Sue Ogrocki, AP

SALT LAKE CITY — Coming off their best stretch of the season, which included six straight victories and a close loss in Oklahoma City Tuesday night, the Utah Jazz face their toughest test of the season Thursday night when the Houston Rockets come to town for an 8:30 p.m. game (TNT) at Vivint Arena.

The Rockets have the second-best record in the NBA this year at 18-4 and the best road record at 10-1. Houston has won seven straight games, all by double digits, an average of 18 points and has won 13 of its last 14.

After losing to the Rockets by 23 points Sunday night, Lakers’ coach Luke Walton called the Rockets a “well-oiled machine” and the best team in the NBA right now.

Jazz coach Quin Snyder wasn’t worrying much about the Rockets after Tuesday night’s disappointing loss where his team led for 44 minutes by as much as 17 points before faltering down the stretch. He’s just concerned about his own team getting better and believes it is.

When asked about his team’s six-game winning streak coming to a halt, Snyder said, “I didn’t even realize we’d won six straight to be honest with you. That’s not at all where my mind is, about win streaks. I’m not concerned with that. The only thing I’m thinking about is our team getting better and I’m hoping we can get better from tonight. We’re the same team that won the other night and we’re the same team that lost tonight.”

Snyder didn’t appear upset at all about his team’s performance and was complimentary of his team for the most part.

“There was a lot of good things that we did,” Snyder said. “(Oklahoma City) is a real good team and they’re a good closing team and they’re at home. I thought our guys did a great job competing the way they did. We’ll get better.”

Snyder was unhappy with his team’s inability to secure rebounds, particularly in the fourth quarter. The Rockets outrebounded the Jazz 34-26 and finished with 12 offensive boards compared to nine for Utah.

“We’ve got to get a defensive rebound,” he said. “Late, we weren’t able to secure a couple of defensive rebounds. Those are opportunities during the game we had to get in the open floor. The offensive rebounds are killers. If we get a defensive rebound we get a chance to play in flow and the game doesn’t stagnate in the halfcourt. That’s one of the things that's tough to overcome if you don’t secure the defensive glass.”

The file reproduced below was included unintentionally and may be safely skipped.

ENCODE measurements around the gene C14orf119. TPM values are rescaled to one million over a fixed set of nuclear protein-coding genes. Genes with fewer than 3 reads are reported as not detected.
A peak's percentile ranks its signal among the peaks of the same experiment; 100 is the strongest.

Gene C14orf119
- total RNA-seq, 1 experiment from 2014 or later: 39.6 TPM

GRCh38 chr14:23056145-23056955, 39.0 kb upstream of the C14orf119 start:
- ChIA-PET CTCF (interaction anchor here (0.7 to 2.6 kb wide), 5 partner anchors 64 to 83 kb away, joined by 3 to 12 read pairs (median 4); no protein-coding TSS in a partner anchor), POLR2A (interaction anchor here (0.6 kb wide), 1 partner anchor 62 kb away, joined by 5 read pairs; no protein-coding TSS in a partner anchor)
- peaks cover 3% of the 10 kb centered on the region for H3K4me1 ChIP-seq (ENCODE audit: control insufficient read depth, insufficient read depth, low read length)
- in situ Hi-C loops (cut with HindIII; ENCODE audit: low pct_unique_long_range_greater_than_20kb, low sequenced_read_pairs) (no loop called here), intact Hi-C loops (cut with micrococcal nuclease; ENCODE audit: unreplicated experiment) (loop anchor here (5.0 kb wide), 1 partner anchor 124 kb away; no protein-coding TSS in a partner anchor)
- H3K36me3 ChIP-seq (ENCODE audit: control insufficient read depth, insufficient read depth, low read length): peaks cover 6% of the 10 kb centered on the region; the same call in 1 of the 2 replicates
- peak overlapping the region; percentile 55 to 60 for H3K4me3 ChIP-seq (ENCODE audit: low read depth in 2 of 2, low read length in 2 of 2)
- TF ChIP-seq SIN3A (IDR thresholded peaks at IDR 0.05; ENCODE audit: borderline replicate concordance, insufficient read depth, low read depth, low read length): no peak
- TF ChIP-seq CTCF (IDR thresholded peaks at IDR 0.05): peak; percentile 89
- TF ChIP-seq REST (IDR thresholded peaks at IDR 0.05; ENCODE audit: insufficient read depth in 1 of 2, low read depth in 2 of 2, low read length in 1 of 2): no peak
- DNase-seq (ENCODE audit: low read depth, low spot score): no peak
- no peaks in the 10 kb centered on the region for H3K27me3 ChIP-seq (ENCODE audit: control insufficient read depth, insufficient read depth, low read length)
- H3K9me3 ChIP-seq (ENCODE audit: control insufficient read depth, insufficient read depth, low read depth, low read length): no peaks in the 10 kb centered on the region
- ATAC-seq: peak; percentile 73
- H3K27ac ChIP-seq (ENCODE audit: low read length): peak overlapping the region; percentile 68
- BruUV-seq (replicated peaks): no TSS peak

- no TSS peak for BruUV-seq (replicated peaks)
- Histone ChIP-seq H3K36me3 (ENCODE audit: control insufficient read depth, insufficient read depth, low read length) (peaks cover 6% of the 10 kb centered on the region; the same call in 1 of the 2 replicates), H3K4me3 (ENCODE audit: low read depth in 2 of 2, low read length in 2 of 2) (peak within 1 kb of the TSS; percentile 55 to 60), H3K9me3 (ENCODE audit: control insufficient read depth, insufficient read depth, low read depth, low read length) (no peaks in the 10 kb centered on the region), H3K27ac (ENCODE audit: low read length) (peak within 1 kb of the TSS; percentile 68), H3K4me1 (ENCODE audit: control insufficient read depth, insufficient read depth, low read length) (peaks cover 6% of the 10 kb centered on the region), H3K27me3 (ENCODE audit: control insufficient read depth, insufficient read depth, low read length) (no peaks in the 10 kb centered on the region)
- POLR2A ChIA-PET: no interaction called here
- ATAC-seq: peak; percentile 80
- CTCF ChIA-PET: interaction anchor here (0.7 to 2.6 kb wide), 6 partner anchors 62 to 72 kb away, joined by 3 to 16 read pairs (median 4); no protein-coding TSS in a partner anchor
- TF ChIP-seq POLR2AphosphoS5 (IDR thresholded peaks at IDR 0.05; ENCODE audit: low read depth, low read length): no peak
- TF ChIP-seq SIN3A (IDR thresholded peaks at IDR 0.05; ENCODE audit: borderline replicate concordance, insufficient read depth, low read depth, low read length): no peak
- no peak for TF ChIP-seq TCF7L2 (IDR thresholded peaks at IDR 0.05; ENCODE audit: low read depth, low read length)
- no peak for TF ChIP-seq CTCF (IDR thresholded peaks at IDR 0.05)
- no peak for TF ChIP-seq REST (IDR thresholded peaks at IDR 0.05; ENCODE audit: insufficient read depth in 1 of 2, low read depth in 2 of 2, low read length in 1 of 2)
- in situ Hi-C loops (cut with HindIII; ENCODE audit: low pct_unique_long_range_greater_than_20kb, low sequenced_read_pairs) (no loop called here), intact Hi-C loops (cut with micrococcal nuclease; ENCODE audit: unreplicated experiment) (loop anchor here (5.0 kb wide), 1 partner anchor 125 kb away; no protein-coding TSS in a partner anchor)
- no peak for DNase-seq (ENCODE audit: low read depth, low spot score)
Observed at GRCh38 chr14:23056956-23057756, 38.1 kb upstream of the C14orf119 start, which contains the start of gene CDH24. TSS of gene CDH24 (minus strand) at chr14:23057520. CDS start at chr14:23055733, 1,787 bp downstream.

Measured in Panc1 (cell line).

Steven Adams finished with six offensive boards on the night, including a killer with 43 seconds left when he tipped in a miss by Carmelo Anthony, giving OKC a 97-92 lead.

As well as the Jazz played against the Thunder, they needed more help in the fourth quarter from a player like Rodney Hood or Joe Johnson, who are both out with injuries. Johnson is likely out for a little longer with his injured wrist, while Hood acknowledged Tuesday night that he’s close to coming back from his ankle injury, but doesn't know exactly when.

Houston is led by James Harden, who is having an MVP-type season, averaging 31.7 points and 9.7 assists per game, while shooting 40.5 percent from 3-point range. Eric Gordon is averaging 19.4 points per game, but has been supplanted in the starting lineup by Chris Paul, who came back from a knee injury in mid-November.

Since rejoining the team, the 32-year-old Paul has averaged 13.5 points, 9.7 assists, while shooting above 50 percent from the field and just under 50 percent from 3-point range on 17 of 36. It's no coincidence the Rockets haven't lost since Paul returned to the lineup.

Other Houston starters include Ryan Anderson (12.2 ppg) and Trevor Ariza (11.5 ppg) at forwards and Clint Capela (13.5 ppg, 11.4 rpg) at center.

In their only meeting so far this year, the Rockets blasted the Jazz 137-110 in Houston last month. The two teams will play again in Houston on Dec. 18.